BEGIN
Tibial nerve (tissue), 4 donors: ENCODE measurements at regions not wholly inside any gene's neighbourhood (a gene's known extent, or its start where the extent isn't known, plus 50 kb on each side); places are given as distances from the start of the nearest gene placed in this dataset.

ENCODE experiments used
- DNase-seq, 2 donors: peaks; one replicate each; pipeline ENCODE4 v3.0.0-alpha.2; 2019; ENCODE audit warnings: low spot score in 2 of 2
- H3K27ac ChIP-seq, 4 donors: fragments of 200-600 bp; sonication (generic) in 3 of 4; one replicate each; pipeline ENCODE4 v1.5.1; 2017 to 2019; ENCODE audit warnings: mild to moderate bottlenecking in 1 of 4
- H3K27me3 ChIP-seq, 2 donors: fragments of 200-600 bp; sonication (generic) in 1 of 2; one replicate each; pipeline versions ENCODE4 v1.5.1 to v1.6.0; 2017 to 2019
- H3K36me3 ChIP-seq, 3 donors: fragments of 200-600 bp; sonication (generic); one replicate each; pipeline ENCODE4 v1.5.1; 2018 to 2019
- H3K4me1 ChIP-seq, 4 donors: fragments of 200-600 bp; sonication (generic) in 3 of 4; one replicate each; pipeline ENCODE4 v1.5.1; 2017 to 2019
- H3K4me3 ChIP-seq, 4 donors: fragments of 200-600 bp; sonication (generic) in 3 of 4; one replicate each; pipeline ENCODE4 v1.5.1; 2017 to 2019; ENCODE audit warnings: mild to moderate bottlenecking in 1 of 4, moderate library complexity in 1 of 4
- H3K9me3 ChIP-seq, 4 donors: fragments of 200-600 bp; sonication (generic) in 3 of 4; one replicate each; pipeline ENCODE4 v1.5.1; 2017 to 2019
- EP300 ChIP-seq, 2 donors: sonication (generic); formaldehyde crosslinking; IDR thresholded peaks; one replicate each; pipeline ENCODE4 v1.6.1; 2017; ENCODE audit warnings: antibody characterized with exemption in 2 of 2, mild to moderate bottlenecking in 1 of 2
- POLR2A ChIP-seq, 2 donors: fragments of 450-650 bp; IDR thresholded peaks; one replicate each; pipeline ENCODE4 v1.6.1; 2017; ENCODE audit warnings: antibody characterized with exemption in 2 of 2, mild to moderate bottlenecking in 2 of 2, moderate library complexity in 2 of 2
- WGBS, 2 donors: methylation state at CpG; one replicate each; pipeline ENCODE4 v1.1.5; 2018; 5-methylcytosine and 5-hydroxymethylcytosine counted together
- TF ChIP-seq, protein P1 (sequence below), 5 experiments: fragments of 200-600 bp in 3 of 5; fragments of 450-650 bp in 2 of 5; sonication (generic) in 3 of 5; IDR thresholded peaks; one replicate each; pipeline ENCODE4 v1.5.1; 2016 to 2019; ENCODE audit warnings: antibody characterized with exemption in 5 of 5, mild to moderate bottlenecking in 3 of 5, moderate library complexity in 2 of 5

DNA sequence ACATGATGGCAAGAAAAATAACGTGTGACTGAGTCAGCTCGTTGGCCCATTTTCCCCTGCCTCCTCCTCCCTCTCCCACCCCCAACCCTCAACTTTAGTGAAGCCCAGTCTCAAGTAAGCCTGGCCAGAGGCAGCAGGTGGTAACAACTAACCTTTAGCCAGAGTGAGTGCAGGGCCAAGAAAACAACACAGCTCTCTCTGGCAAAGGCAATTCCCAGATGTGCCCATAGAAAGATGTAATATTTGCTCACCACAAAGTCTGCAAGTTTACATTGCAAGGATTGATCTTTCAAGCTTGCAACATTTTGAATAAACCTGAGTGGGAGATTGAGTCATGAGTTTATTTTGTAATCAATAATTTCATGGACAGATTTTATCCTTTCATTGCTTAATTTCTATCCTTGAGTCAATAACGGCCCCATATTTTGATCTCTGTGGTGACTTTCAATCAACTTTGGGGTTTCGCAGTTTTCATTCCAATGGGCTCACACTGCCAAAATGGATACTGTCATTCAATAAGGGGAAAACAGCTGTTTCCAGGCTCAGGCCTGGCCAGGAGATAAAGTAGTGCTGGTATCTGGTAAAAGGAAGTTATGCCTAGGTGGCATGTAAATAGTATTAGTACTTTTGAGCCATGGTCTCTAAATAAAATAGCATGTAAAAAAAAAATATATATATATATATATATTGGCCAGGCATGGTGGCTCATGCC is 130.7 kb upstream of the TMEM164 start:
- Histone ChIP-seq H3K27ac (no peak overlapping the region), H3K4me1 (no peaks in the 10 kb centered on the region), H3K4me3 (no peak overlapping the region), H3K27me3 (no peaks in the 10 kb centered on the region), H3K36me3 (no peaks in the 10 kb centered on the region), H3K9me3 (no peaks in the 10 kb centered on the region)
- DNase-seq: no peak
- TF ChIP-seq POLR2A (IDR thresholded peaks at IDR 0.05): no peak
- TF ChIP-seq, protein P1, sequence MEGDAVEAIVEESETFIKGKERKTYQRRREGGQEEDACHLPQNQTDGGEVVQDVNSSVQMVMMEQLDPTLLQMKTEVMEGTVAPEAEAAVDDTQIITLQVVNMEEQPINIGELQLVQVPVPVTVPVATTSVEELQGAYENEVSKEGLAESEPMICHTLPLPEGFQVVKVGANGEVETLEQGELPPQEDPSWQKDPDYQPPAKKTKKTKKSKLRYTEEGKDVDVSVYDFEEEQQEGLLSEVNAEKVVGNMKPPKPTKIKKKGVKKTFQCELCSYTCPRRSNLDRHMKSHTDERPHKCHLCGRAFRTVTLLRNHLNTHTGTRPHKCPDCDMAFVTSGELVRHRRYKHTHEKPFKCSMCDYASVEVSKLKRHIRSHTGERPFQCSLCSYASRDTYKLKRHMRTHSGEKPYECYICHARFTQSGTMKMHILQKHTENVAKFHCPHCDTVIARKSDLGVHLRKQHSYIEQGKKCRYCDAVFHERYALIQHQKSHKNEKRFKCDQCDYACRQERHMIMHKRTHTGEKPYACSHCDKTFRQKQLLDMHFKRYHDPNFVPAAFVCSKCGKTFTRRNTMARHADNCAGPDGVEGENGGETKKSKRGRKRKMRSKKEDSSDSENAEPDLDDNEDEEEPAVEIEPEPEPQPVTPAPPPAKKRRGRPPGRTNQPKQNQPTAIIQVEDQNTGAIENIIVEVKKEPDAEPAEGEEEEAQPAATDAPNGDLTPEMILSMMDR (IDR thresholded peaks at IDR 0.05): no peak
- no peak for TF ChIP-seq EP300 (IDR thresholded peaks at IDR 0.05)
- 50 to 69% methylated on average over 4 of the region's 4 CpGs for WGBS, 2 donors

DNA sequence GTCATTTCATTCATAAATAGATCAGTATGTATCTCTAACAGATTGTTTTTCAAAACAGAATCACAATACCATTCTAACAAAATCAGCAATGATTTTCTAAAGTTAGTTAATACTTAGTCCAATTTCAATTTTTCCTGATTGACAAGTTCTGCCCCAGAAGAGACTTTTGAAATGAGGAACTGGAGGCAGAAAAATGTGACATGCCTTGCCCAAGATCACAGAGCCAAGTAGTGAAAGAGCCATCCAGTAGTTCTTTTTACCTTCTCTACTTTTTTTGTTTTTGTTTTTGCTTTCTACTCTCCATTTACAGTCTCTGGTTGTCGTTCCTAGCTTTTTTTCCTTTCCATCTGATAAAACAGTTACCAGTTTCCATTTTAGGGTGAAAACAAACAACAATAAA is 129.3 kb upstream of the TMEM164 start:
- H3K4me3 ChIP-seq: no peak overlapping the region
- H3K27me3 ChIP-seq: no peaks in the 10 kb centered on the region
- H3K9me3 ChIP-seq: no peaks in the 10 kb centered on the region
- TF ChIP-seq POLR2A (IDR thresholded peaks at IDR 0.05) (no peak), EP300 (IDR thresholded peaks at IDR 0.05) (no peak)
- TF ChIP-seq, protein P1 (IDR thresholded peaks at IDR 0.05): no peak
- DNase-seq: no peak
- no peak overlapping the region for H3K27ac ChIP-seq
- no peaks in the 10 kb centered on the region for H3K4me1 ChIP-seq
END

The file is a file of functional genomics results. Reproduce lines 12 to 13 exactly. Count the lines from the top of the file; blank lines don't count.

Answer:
- WGBS, 2 donors: methylation state at CpG; one replicate each; pipeline ENCODE4 v1.1.5; 2018; 5-methylcytosine and 5-hydroxymethylcytosine counted together
- TF ChIP-seq, protein P1 (sequence below), 5 experiments: fragments of 200-600 bp in 3 of 5; fragments of 450-650 bp in 2 of 5; sonication (generic) in 3 of 5; IDR thresholded peaks; one replicate each; pipeline ENCODE4 v1.5.1; 2016 to 2019; ENCODE audit warnings: antibody characterized with exemption in 5 of 5, mild to moderate bottlenecking in 3 of 5, moderate library complexity in 2 of 5